Space for Kids: Everything You Need To Know

NASA scientists believe the current generation of elementary school students could be the first to colonize the moon and mars. When it comes to inspiring kids to learn about space exploration, the opportunities of the future are truly endless.

As an instructor, space education is an important window to get kids excited about fields such as engineering, technology, robotics, science and math; fields destined to shape the earth and beyond. Learning about space not only builds a strong science base, but it can inspire creativity and curiosity that translates to other areas of a child’s education. That curiosity is what generates new ideas and breakthroughs, and is sought after in the professional world.

Space camp can be the perfect way to inspire a kid into space exploration. Camps such as the one at the U.S. Space & Rocket Center give kids a hands-on adventure by training them to live and work in outer space. Kids test their knowledge on simulated shuttle missions, and experience what zero-gravity and lift off force feel like for astronauts. Kids create rockets, do experiments and learn about NASA and space exploration history.

Space camp gets kids working with a hands-on creative approach to their education. If getting a kid to space camp isn’t possible than any instructor can create a space camp in the classroom. Start by mapping the major space exploration events on a timeline. Engage with students about the space race and space missions such as Mercury, Gemini and Apollo. Get kids excited about how far the space program has come since its creation, and get them guessing about the next 50 years of exploration. Use the NASA online history page as a resource for students to write small reports or biographies for important dates in space history.

After reviewing the history of the space program talk about where the space program is today. NASA has a list of its current missions, and you can track current missions on NASA TV.

The landing of the Mars Curiosity Rover in August was a major achievement. It was the 40th mission from Earth to the red planet, but only 16 of those have been successful. The two-year mission is trying to find evidence of organic life in hopes of understanding when it ended, and what it could mean for Earth. Follow along with students on its route as it sends back live photos and data on the Mars Science Laboratory website.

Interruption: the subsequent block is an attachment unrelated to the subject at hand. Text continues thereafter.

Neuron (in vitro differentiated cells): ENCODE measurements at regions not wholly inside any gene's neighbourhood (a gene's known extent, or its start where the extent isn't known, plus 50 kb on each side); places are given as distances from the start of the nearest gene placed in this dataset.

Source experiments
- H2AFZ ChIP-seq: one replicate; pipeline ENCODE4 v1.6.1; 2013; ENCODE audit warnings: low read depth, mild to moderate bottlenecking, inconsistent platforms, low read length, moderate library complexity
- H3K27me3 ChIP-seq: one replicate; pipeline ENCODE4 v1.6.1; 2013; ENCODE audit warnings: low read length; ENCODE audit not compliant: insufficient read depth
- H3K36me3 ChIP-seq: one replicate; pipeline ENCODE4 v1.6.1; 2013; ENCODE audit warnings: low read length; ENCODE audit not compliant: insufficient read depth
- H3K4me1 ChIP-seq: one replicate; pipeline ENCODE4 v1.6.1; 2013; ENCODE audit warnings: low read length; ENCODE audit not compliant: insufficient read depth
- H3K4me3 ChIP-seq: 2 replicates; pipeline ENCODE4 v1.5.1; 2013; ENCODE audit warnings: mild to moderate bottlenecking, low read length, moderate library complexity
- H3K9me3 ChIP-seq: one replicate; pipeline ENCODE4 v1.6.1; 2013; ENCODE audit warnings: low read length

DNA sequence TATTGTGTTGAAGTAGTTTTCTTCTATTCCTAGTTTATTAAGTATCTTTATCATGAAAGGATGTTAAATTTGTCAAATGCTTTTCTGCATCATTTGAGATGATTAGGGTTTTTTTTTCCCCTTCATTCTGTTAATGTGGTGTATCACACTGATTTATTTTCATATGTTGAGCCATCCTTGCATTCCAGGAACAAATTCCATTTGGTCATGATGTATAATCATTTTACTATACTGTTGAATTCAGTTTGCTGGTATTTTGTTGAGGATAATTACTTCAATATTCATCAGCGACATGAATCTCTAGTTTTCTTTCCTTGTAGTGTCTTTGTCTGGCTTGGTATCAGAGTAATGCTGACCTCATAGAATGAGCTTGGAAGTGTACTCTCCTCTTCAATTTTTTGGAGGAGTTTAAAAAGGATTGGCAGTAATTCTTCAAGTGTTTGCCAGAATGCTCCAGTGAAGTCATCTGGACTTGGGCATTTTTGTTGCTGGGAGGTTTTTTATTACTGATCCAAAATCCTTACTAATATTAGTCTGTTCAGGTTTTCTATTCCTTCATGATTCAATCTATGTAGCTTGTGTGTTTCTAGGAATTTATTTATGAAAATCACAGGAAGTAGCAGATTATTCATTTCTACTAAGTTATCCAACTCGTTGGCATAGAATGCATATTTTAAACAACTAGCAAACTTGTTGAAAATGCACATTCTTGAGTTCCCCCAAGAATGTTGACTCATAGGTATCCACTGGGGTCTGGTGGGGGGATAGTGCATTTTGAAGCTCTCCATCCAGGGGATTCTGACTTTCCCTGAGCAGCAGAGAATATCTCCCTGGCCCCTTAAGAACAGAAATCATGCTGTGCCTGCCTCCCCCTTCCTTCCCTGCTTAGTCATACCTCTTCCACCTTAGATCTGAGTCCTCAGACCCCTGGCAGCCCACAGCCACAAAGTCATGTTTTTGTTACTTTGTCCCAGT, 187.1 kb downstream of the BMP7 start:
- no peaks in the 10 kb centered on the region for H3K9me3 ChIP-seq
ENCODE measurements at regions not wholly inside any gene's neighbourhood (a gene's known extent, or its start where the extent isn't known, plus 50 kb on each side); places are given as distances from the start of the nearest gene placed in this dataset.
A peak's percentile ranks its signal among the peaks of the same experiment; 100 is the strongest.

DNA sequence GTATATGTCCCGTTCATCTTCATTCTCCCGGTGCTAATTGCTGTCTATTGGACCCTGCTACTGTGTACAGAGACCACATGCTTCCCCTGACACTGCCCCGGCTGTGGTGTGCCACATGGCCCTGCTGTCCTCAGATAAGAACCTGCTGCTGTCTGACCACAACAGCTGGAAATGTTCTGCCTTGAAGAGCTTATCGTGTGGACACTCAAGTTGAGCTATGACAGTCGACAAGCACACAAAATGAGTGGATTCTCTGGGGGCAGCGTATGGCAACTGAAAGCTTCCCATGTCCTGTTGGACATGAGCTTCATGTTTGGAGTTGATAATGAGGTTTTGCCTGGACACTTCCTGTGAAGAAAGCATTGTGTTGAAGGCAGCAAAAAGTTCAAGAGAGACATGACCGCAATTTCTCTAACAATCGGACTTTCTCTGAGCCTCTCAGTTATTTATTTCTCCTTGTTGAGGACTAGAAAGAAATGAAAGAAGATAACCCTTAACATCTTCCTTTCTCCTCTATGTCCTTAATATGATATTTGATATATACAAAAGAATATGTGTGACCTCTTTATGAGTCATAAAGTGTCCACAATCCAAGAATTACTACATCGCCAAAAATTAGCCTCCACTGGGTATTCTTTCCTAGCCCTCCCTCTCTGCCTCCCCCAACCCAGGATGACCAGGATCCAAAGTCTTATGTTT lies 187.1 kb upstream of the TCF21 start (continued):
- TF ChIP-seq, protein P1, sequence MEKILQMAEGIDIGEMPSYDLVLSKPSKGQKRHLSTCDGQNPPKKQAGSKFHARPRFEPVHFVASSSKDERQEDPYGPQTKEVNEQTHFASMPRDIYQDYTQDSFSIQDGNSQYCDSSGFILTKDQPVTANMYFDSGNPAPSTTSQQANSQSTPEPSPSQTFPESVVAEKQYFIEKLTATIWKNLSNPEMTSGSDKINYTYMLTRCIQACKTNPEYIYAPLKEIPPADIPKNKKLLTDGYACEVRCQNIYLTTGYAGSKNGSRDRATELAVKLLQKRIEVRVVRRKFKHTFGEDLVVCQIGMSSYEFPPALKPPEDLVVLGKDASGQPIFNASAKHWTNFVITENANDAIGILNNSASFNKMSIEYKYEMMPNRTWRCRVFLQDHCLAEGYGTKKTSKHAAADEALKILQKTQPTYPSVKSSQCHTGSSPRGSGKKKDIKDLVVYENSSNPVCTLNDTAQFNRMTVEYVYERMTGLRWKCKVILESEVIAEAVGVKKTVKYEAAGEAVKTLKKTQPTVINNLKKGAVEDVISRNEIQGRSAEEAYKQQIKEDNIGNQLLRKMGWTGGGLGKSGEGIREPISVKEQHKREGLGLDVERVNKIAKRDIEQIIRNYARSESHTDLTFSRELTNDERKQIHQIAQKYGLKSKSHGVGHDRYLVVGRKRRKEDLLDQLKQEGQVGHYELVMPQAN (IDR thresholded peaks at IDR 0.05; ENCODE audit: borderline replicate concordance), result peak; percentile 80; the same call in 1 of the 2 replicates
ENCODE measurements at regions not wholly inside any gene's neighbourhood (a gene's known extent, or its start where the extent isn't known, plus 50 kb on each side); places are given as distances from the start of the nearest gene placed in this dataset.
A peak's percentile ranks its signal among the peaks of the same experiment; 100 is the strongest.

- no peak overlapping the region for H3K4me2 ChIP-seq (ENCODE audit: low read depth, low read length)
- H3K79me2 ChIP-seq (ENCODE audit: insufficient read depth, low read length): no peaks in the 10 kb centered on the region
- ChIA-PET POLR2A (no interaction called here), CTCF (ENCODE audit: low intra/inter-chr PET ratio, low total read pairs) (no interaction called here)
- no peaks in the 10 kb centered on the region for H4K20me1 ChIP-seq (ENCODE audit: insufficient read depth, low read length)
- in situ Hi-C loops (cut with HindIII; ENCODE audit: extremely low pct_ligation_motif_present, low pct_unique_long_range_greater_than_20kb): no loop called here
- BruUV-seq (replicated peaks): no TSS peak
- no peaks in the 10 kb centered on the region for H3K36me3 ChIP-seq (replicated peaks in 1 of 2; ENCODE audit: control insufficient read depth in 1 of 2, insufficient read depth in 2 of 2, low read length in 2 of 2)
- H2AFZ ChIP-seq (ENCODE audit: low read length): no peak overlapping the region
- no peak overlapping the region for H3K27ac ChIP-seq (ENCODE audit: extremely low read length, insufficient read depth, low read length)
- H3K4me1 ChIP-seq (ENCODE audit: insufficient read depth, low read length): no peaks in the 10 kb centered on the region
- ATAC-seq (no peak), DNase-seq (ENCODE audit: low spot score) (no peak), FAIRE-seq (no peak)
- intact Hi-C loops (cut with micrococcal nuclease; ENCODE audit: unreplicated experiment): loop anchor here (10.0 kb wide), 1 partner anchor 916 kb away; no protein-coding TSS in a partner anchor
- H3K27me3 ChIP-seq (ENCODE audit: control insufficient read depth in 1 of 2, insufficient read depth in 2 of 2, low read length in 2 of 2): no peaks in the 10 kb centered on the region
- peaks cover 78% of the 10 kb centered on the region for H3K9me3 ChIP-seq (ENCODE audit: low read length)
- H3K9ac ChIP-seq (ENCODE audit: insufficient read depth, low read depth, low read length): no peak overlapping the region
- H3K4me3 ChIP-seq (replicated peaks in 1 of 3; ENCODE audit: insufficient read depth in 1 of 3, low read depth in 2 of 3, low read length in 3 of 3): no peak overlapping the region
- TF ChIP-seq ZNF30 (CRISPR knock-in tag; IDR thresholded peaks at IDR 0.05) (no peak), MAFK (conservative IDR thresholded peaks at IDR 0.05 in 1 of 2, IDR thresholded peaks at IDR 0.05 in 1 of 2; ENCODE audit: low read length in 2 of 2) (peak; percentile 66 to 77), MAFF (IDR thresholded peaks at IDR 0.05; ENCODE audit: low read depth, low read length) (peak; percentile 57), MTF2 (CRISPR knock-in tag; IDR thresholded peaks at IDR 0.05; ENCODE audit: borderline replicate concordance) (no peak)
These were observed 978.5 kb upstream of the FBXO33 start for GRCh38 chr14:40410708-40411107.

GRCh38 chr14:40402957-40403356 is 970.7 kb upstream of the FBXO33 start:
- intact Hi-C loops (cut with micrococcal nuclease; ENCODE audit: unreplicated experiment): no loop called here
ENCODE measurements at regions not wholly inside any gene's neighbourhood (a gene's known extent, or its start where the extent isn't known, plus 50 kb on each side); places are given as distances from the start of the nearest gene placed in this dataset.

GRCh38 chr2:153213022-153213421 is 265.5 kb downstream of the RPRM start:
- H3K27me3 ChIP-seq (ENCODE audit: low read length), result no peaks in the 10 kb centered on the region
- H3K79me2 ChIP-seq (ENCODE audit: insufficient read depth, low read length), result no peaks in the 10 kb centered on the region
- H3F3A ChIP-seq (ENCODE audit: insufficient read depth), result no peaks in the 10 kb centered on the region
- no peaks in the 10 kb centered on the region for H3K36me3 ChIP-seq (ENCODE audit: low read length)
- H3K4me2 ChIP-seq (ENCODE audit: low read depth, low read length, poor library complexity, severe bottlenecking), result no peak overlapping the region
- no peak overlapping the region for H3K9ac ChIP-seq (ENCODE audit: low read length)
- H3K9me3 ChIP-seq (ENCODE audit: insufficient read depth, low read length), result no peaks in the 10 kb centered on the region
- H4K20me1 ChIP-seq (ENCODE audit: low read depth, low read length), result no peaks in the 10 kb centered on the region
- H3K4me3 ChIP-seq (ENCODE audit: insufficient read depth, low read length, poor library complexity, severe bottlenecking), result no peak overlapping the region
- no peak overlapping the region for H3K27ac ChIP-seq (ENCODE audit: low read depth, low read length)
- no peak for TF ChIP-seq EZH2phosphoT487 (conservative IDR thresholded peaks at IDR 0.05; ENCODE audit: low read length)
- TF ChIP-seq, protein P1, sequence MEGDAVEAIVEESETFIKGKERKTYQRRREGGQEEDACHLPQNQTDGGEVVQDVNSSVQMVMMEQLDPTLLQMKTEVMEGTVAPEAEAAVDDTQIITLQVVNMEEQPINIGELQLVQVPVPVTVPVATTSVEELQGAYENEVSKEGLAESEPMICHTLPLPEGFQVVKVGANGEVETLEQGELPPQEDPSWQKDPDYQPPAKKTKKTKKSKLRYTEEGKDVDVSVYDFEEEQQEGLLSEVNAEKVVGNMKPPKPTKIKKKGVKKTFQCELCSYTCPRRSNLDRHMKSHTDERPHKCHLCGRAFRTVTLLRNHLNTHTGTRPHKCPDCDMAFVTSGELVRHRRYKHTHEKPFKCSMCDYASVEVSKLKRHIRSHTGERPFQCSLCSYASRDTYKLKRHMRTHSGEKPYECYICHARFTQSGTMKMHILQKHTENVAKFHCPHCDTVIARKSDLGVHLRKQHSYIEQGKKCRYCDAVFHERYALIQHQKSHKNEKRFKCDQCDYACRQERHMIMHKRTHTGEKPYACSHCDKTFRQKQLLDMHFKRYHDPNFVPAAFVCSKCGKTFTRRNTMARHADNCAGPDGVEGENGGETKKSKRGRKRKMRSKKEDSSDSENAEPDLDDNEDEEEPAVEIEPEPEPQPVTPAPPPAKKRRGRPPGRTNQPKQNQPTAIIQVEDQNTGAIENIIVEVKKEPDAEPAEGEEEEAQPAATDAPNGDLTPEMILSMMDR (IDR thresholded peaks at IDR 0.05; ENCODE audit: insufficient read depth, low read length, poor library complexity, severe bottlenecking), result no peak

Since it is often hard for kids to understand something they can’t see, teachers and parents should get students working hands-on as often as possible. Space will seem more interesting and real if students can use their imagination to create and problem solve.

This NASA designed project will get kids working on some basic physics concepts, the scientific process and problem solving skills. Students will be charged with designing, constructing and testing a landing system for the Orion space capsules and the “eggstronauts.”


  • Raw egg
  • Scissors
  • Plastic cup
  • String
  • Balloons
  • Rubber bands
  • Cotton balls
  • Flexible straws
  • 3×5 card
  • Sandwich bag (eggstronaut “spacesuit”)
  • Kitchen plastic bag
  • Three feet of masking tape

1. Students should be assembled into teams of three or four and given a pack of the materials plus several eggs. The egg should go into the sandwich bag as a spacesuit, and as a way to contain any accidental mess.

2. Each group should get 20 minutes to try and cushion their egg inside the plastic cup and create a landing system with the plastic bag or other materials.

  • If students need help, you can suggest using a balloon to cushion the impact of landing
  • Parachute strings could be created using the balloon and string taped to the cup
  • Rubber bands could be used to absorb landing shock
  • Straws could be placed to crumple and collapse on impact

3. When students are done with the design and construction phase they can move on to test their space capsule. Eggs will be dropped from a high place onto a hard surface. A second floor window onto a sidewalk is ideal, but a ladder and a gym floor will also work.

  • The person dropping the capsule should countdown before dropping the egg
  • Be mindful of wind, and alter the direction the capsule is tossed if needed
  • If an egg is damaged, students should undergo an analysis of the problem before discarding the egg

4. After completing the drop tests, teams should evaluate their landing system. Have teams write and illustrate what worked, what didn’t and why? Students should describe their system, the materials they used, damage during the test and conclusions.

As a parent or teacher there are few subjects with so much room for creativity and new ideas. Inspiring youth about space education is a powerful way to equip students with a solid science background in a topic that is fun and exciting to learn about. The future of space exploration is important to our planet, and it is important we get the world’s best and brightest on the same mission.

Consider exploring these resources for more space education ideas:

“The Space Place” has a list of information and activities that would be great for classroom research and exploration.

The European Space Agency created its own educational website that is equipped with some fun games and a Space Station camera.

This PBS network website includes a list of top space stories to keep reader up to date on news, and lots of great photos and videos covering topics such as space exploration, technology and missions.

The Denver Museum of Nature and Science also has a great list of teacher resources including activities and curriculum that are grade-specific.